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Fassianos: Everyday Myths – Le Quotidien Mythique

The Song of the Night, Chant Nocturne, Oil on canvas, 90 x 107cm, 35 ½ x 42 in.

Exhibition preview

AN EXHIBITION entitled Fassianos: Everyday Myths – Le Quotidien Mythique is on display at the Grosvenor Gallery from December 7 to December 20, 2012.

Fassianos is regarded as one of the greatest masters of postwar Greek art and this is his first solo exhibition at the Gallery.

Alekos Fassianos (b. 1935) studied violin at the Athens Conservatory and painting at the Athens School of Fine Arts from 1956 – 1960, where he was taught from Yannis Moralis. He then went to Paris on a French State scholarship (1962–1964) where he attended lessons on lithography along with Clairin and Caroline Chariot-Dayez.

He lived and worked solely in Paris from 1966 and divided his time between Paris and Athens from 1974. His first real recognition came during a New York exhibition at the Facchetti Gallery in 1966. Since then Fassianos has had many exhibitions worldwide including ones in Athens, Hamburg, Tokyo, Milan, Munich, Paris, London, Stockholm and the United States.

Fassianos draws inspiration from Greek myths, Fayum portraits, Byzantine icons and the shadow theatre. His paintings are also characterized by motion which is emphasized by the hair or cloth waving in the breeze. In his artistic maturity his figures are known for their voluptuousness and the luminosity of the colour he uses to highlight the sensuality and the immense pleasure of everyday life.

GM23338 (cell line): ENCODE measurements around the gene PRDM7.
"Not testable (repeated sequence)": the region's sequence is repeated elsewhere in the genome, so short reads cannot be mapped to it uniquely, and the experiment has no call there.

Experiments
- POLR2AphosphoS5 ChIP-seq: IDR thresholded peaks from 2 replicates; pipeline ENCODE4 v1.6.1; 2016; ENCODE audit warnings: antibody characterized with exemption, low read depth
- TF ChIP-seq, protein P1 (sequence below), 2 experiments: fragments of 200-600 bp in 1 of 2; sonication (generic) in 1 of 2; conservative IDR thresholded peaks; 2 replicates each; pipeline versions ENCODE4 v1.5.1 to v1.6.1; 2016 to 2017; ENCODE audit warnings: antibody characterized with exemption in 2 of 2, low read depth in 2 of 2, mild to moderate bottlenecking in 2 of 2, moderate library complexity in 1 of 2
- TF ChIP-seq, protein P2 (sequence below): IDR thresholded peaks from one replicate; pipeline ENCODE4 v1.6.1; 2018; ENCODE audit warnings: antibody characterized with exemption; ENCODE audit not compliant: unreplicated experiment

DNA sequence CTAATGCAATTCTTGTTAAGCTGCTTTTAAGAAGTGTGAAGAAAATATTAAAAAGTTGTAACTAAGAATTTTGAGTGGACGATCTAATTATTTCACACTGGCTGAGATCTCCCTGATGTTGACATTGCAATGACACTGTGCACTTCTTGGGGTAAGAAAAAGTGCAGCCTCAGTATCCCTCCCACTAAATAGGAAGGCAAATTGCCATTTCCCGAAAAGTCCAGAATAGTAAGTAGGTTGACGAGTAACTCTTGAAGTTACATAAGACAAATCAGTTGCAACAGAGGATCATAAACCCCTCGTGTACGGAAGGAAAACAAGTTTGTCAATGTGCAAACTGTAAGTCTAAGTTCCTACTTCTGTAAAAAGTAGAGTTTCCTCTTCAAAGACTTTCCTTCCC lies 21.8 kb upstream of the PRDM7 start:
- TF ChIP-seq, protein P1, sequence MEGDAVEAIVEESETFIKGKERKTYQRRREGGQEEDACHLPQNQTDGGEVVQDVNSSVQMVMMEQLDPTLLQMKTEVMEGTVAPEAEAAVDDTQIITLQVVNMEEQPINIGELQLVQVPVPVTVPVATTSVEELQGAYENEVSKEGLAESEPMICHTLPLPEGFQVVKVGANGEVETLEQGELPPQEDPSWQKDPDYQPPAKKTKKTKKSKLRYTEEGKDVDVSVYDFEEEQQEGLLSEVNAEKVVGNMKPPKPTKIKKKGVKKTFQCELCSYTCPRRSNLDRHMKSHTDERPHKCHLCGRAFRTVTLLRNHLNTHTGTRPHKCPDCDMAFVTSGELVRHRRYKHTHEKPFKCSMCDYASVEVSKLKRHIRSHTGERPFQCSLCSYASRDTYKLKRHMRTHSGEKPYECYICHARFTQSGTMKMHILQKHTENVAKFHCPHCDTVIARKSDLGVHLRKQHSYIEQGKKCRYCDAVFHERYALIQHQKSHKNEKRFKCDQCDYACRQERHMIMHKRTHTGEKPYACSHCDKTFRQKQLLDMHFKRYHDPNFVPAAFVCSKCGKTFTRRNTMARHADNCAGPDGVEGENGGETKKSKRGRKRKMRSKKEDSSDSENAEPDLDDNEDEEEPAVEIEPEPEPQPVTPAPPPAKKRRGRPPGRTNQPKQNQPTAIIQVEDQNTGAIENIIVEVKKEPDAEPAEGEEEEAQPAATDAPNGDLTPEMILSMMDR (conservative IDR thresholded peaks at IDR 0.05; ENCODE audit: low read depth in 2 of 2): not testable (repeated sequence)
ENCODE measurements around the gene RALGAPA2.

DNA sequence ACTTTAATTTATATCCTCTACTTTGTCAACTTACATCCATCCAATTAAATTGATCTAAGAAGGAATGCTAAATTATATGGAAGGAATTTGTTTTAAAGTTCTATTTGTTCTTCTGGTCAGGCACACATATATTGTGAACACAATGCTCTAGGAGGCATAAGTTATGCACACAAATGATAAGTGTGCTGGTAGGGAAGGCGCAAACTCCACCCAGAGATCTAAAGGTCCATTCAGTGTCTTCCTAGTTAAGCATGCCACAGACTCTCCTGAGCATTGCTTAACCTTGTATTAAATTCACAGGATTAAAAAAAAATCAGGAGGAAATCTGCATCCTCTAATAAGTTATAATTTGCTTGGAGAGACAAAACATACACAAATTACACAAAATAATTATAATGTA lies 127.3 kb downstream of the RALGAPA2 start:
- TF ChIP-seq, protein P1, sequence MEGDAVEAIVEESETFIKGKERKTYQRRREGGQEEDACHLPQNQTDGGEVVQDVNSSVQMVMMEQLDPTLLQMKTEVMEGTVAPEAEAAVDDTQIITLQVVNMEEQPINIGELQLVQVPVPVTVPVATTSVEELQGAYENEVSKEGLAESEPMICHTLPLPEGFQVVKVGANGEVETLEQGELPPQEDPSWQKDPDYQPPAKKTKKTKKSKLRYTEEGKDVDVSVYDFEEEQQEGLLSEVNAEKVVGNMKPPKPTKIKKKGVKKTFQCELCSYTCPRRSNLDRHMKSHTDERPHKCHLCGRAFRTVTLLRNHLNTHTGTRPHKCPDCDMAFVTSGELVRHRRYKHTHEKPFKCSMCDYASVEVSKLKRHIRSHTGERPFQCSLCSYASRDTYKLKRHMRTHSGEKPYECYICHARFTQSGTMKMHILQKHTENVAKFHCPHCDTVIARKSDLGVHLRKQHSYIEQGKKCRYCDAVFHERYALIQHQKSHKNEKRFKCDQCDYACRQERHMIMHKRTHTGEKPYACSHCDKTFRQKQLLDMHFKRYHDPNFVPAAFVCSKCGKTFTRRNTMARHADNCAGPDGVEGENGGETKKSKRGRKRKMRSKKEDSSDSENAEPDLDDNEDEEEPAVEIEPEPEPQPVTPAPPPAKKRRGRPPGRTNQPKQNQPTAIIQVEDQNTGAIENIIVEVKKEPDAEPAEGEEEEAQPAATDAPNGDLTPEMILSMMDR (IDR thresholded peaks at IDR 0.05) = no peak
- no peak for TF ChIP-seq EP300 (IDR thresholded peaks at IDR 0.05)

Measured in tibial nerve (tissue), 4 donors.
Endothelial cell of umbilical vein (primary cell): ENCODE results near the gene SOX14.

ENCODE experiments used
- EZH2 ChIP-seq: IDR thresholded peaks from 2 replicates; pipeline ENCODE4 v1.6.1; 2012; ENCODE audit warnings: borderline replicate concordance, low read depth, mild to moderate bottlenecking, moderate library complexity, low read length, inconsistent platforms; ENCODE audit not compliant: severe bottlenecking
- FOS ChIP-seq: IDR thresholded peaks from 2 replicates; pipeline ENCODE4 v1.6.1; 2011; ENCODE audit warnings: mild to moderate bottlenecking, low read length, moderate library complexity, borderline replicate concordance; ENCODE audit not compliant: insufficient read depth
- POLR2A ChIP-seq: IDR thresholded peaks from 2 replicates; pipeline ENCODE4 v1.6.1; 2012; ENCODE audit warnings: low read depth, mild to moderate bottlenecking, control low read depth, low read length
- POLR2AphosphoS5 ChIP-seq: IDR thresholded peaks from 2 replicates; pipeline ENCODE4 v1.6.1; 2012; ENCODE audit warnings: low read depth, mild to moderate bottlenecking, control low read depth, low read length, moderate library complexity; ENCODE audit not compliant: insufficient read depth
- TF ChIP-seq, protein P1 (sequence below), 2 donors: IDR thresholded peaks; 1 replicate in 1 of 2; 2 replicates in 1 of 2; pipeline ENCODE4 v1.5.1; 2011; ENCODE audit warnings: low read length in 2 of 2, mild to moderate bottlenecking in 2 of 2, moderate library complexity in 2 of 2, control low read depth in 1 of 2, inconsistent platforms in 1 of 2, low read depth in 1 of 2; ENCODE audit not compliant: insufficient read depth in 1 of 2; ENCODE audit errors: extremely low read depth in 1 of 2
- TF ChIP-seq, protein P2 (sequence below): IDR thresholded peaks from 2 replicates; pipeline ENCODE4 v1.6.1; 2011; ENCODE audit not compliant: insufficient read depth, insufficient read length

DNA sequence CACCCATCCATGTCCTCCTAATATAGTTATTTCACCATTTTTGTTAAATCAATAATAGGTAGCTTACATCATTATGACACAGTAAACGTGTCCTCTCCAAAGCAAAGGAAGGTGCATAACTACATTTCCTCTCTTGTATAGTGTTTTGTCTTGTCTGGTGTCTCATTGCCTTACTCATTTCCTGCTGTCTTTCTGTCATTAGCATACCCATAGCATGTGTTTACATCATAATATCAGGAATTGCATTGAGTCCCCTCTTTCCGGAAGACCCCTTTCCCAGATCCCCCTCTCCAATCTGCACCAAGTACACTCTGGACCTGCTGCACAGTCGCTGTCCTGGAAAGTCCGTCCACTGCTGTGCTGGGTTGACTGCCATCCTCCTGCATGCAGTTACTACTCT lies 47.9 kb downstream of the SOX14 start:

This is probably less true of his early works. His works from the 1960s were made in the expressionist style and his figures are more grotesque.

The Watermelon Man - L'homme des Pastèques, Oil on canvas, 88 x 59.5 cm, 34 ½ x 23 ½ in.

“As in ancient pottery, Fassianos’s modern figures are captured in an eternal contre-jour which renders them both precise and timeless. These figures inhabit a land which might well be Greece, a totally luminous and airy land, an Aeolian land. The wind which tosses the hair of Fassianos’s figures is the same wind which pervades Homer’s epics and fills Odysseus’s sails on his way to meet the Sirens.” (top image)

Jean-Marie Drot, former director of the French Academy in Rome, notes that “for Fassianos, the artist’s ultimate goal is to transform the most elemental aspects of everyday life, the most familiar figures into divinities, retracing, in reverse, the ancient tradition that allowed the great Olympian gods to assume the guise of mortals and mingle with them, talk to them and even seduce them without scaring them.” (second image)

Apart from painting he has worked on scribing, poster creation, illustration of books and various publications in Greece and abroad. He has also collaborated in many theatrical projects with the National Theatre of Greece and has also written many poems and essays. Fassianos had also been invited to produce stamps and posters for the Athens 2004 Olympics.

Times: Monday to Friday 9:30am – 5:30pm, Saturday 12 – 4pm, Sunday closed.

Grosvenor Gallery, 21 Ryder Street, London, SW1Y 6PX

Tel: +44 (0)20 7484 7979